World Club
Every so often certain artists burrow deep into
our brain and remain there forever—but in a good
way. World Club has been on constant repeat for
many since their performance at Music Waste. The
band's songs are multi-dimensional and aggregates
of several different but well-informed musical ideas.
Evidence for this can be found in the fantastic "Sick
Machines" whose Liars' pulse is interrupted by Slint-
style riffing without once losing its haunting effect.
When you finish reading, go listen to World Club
and make plans to see them play at 11:00 p.m. at
the Biltmore.
The Whitsundays
Coming to us all the way from Edmonton is the
vintage garage psychedelia of the Whitsundays. If
you haven't heard their debut self-titled album, it's
worth grabbing (or downloading) so you can hum
along to the Whitsunday's organ-soaked walls of
Brit-rock inspired sound. The band is an experienced group of musicians who don't tour much, but
spend a lot of time on other projects (like Shout Out
Out Out Out, the Faunts and the Wet Secrets) so if
you are a fan, take this chance to see them while you
can. The Whitsundays play at midnight at the Mint
Records showcase at the Anza Club.
Made up of Peter Ricq and Robbie Slade this duo
combines elements of electro, reggae and dub in a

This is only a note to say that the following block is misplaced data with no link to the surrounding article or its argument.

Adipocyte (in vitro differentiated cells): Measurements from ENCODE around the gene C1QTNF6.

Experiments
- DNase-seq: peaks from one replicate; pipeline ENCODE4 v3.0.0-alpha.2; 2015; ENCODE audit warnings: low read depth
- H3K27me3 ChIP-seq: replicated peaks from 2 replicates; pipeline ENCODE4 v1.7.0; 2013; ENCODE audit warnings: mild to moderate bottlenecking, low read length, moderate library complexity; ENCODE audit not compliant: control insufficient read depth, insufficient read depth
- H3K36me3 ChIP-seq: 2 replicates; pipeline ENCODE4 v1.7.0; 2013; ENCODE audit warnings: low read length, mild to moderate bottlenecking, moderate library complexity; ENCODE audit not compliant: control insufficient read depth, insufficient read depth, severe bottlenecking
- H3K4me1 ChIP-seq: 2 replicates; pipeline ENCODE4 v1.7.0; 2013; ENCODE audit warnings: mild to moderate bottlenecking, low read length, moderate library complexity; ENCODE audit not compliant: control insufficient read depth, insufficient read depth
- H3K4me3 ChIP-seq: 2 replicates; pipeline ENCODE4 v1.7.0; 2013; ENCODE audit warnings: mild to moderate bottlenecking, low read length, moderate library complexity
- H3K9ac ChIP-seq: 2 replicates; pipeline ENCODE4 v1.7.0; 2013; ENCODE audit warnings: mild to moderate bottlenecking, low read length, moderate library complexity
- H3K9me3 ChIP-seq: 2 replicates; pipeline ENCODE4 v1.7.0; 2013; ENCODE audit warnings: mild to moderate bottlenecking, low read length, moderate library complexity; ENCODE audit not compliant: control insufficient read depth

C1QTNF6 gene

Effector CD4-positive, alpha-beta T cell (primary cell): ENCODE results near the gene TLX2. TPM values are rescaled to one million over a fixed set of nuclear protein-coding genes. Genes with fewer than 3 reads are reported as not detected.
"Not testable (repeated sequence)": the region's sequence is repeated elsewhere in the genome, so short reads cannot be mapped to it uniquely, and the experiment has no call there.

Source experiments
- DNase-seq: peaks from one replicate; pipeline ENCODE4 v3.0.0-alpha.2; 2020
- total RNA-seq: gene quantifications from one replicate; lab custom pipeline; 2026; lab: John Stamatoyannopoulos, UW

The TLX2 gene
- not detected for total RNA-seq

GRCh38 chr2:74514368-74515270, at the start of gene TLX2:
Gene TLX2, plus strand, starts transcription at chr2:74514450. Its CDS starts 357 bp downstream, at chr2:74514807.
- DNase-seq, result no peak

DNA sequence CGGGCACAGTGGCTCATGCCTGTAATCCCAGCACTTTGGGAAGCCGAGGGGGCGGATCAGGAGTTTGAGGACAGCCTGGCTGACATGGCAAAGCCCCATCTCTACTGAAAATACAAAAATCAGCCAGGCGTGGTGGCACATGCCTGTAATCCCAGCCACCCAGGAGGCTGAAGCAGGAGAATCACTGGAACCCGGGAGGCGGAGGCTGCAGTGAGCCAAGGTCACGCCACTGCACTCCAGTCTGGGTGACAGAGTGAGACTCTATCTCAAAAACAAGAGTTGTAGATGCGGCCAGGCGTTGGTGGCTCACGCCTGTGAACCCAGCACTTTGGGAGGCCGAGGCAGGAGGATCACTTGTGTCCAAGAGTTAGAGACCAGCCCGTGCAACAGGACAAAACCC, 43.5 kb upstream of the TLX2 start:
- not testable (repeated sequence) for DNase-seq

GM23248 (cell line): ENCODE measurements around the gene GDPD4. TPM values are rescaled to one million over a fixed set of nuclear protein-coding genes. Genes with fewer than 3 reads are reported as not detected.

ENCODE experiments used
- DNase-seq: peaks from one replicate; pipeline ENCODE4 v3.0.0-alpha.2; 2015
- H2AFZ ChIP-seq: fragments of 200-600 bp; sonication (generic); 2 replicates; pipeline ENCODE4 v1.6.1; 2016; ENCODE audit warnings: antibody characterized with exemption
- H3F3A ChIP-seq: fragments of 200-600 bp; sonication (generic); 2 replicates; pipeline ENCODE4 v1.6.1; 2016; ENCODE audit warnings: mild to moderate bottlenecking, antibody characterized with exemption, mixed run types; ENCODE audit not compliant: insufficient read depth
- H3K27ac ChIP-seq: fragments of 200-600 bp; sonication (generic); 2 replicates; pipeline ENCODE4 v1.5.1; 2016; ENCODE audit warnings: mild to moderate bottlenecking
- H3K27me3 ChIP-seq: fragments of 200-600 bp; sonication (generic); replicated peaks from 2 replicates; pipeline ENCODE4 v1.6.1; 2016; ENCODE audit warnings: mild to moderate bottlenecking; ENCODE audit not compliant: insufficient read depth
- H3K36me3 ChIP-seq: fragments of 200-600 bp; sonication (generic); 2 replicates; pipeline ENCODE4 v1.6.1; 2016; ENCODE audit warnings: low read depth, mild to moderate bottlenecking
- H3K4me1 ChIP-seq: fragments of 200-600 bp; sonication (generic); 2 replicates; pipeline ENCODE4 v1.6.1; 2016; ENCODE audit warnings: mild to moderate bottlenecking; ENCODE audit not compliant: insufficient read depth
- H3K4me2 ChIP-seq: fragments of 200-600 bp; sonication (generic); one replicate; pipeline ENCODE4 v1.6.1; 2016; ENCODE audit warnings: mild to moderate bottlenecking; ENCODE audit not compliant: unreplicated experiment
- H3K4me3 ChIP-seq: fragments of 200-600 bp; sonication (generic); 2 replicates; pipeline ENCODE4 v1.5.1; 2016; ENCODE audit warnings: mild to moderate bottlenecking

fresh style that's unique in Vancouver—think heavy
dance beats with a mix of disaffected and falsetto
vocals. They focus on getting people's bodies moving so the dance night they've got going on with Pop
Machine should be a blast. Humans play at 10:00
p.m. at the Ayden Gallery.
Sun Wi2ord
At festivals like this one, sometimes the best part
is seeing a new band for the first time. One such
new band is Sun Wizard, a quartet formed about six
months ago by singer-guitarists James Younger (formerly of the Green Hour) and Malcom Jack (formerly of the Hung Jury), drummer Ben Frey (formerly of Adelaide) and bassist Frank Lyon. In their
relatively brief time together, the band has moved
from a rootsy folk-rock to a more straight ahead
rock sound, and played a handful of well-received ,
sets around town. By the time you read this, the
boys will have just finished recording for their first
release, an EP due in the fall. Sun Wizard plays at
10:30 p.m. at the Railway Club.
Maluca is the stage name of Natalie Ann Yepez, a
New York native of Dominican descent. According
to Yepez, her music combines Latin American styles
such as salsa, merengue and cumbia with a dose of
hip-hop, reggae and house. But don't worry, it does
not sound like reggaeton. She's recendy signed to
Mad Decent, the label run by Diplo, who produced
her hot debut single, "El Tigeraso." As a strong female performer with a connection to Diplo, comparisons to M.I.A. and Santogold are inevitable, but
Maluca looks like she's set to make her own mark.
Maluca plays at midnight at the Mad Decent showcase at Venue.
11 "Fuz:
by Leanna On
n July 9,1 went in search
of Minto frontman Ryan
Hoben at the Biltmore,
wanting to offer my congratulations for what
was looking like a successful CD release. "This
shouldn't be hard," I
thought, "I'm looking for a bearded man with glasses, likely wearing skinny jeans and flannel." I have
met Hoben sewal times before, but for the life of
me, could not distinguish him from the dozens of
doppelgangers roaming the bar, If flannel-rock were
a genre, Minto would epitomize it.
The Vancouver five-piece consiilf of Hoben,
rhythm guitarist Kalvin Olafson, lead guitarist Evret
Tucker, bassist Suzy Easton and drummer Jimi
Cuell. Minto has been around—in some form or